Don’t roll your eyes just yet. This is not another debate as to whether renting is better than buying or conversely. I am actually not advocating for either option. I have been both a renter and a homeowner. In fact, I have rented more than I have owned.
I noticed there is a lot of calculators out there to help people determine which option would make the most sense financially.
Most of these calculators are flawed for various reasons; the biggest one being that they calculate based on gross income instead of net. They also don’t take into account non-financial factors, which could have a huge impact on your decision.
So, I have come up with my own analysis: non-financial factors and financial ones.
buying a home is a long-term project
Where do you see yourself in five years? As a rule of thumbs, five years is the minimum amount of time you need to stay in a property to break even or be ahead financially.
During the first five years, you pay more interests than principal on your mortgage. You also need to recoup the closing costs you paid.
Don’t get fooled by crazy real-estate markets like Toronto or Vancouver. It can be tempting to sell after a year or two, but you would actually be losing money by doing so.
if you need to buy a car or two, keep renting
Transportation costs in Canada are very high. They can -and will- eat-up a huge chunk of your income.
if you have student loans or credit card debt, keep renting…
…at least for the time being. Pay-off your debt or significantly lower it before looking at buying. Debt repayments are a huge financial burden.
A lot of recent graduates seem to be obsessed with becoming homeowners as soon as they receive their degrees. It sounds a little bit crazy to me.
So, you have determined the above first point applies to you and the second and third don’t. Let’s do some basic math.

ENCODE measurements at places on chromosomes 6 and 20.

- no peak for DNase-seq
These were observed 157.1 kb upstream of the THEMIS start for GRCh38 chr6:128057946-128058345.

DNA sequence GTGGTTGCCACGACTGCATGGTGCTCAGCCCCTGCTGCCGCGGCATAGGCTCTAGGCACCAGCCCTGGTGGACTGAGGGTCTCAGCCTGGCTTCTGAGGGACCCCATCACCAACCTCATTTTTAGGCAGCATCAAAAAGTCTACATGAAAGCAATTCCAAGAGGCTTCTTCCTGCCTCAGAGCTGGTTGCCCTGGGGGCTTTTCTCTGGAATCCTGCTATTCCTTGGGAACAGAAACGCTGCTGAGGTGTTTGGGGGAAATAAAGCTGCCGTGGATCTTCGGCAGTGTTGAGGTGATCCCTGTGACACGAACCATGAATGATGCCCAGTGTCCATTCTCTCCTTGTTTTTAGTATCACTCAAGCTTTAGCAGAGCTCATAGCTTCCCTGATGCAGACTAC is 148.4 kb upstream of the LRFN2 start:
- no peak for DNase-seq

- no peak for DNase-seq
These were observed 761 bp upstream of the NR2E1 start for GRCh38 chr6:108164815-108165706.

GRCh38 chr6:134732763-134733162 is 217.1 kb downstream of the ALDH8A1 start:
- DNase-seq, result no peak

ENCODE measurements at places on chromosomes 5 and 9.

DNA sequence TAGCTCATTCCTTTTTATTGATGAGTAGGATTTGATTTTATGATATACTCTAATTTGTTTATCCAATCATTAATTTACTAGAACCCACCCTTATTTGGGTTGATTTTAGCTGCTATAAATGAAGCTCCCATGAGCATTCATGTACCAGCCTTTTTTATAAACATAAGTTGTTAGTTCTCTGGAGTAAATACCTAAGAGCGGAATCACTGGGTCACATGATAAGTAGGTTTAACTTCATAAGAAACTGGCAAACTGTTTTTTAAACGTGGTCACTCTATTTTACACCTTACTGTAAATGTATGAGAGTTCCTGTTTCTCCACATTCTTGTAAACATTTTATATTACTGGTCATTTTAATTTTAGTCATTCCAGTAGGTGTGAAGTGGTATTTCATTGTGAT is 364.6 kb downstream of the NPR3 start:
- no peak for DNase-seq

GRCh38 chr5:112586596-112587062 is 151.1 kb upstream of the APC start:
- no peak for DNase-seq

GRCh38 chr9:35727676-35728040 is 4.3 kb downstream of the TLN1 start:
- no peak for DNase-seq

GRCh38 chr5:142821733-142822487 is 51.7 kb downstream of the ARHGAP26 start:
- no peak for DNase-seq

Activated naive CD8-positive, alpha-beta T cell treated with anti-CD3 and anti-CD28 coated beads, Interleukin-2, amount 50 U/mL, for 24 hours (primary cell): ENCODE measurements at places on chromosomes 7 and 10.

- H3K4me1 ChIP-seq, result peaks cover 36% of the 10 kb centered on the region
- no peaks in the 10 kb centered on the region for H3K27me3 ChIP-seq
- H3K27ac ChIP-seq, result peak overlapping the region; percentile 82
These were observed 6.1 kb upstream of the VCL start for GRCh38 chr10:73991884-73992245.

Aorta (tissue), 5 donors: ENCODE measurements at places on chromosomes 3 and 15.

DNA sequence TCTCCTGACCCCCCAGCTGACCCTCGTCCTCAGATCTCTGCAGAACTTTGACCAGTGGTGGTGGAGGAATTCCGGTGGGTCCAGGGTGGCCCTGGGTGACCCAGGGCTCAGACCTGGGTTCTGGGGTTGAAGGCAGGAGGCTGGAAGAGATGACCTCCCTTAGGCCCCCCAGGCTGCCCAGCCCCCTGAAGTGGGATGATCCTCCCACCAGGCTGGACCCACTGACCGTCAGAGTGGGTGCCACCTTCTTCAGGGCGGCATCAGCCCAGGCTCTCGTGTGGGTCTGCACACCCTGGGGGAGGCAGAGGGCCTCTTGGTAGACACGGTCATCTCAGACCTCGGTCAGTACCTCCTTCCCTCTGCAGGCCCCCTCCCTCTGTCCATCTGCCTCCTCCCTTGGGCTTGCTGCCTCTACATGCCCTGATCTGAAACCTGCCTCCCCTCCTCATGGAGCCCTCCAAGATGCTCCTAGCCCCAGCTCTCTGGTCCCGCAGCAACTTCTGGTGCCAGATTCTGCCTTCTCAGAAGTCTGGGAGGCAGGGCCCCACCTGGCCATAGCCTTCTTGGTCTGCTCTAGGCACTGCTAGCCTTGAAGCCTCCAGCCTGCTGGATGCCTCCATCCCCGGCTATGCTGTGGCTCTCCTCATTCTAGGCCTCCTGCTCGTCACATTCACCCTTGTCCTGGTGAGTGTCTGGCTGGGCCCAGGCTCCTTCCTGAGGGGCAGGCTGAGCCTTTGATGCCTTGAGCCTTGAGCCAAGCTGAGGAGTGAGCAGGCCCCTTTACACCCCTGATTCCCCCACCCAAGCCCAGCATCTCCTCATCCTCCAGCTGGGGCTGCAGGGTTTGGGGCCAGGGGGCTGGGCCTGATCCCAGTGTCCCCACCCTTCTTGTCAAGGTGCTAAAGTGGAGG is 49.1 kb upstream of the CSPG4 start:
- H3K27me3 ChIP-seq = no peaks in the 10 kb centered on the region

35% of your net income is the maximum for housing costs
Lenders always use gross income to qualify people for mortgages and other loans. The problem with that is your gross income is not what is deposited in your bank account.
Always use your net income and really avoid going over 35%.
compare apples with apples
Compare the cost of renting and buying based on similar properties in similar neighborhoods. Renting or buying a two bedroom apartment will cost more than a one bedroom or a bachelor. You can find rental info on Craigslist or Kijiji.
include very comprehensive costs
Buying costs do not stop at the mortgage payment. Unfortunately, too many people can’t seem to look past this.
If you are buying a condo or townhouse, include: mortgage, strata/condo fees, monthly portion of property tax & any other municipal taxes, monthly portion of home insurance, monthly portion of Hydro and monthly portion of maintenance.
If you are buying a single, detached home, include: mortgage, monthly portion of property tax & any other municipal taxes, monthly portion of home insurance, monthly portion of maintenance and monthly portion of all utilities: hydro, gas, water….
a word on maintenance costs
As a homeowner, the biggest difference from being a tenant is that you are responsible for repairs and maintenance. And yes, you will encounter these! The costs will be different if you own a condo or a single detached house.
In a condo building, most of the maintenance costs such as landscaping, snow removal, elevator etc…are usually included in your strata/condo fees. Big ticket items, such as the roof, are shared costs. You are only responsible for repairs inside your unit. Costs are overall lower. Take 0.5% to 1% of the proposed purchase price. That’s your yearly costs. Divide by 12.
For a single dwelling, you are 100% responsible for all the costs and they are usually higher. Use 1.5 % to 2% of the proposed purchase price.
You may not spend the amount in a given month or year, but it is best to err on the side of caution.
If the number you end up with is lower than the renting cost AND does not exceed 35% of your net income, happy house-hunting! Otherwise, keep renting and invest the difference.
If home ownership is important to you, you owe it to yourself to do the above basic calculations.
There will always be opportunity costs whether you own or rent. The answer to this old age question is not so clear-cut anymore.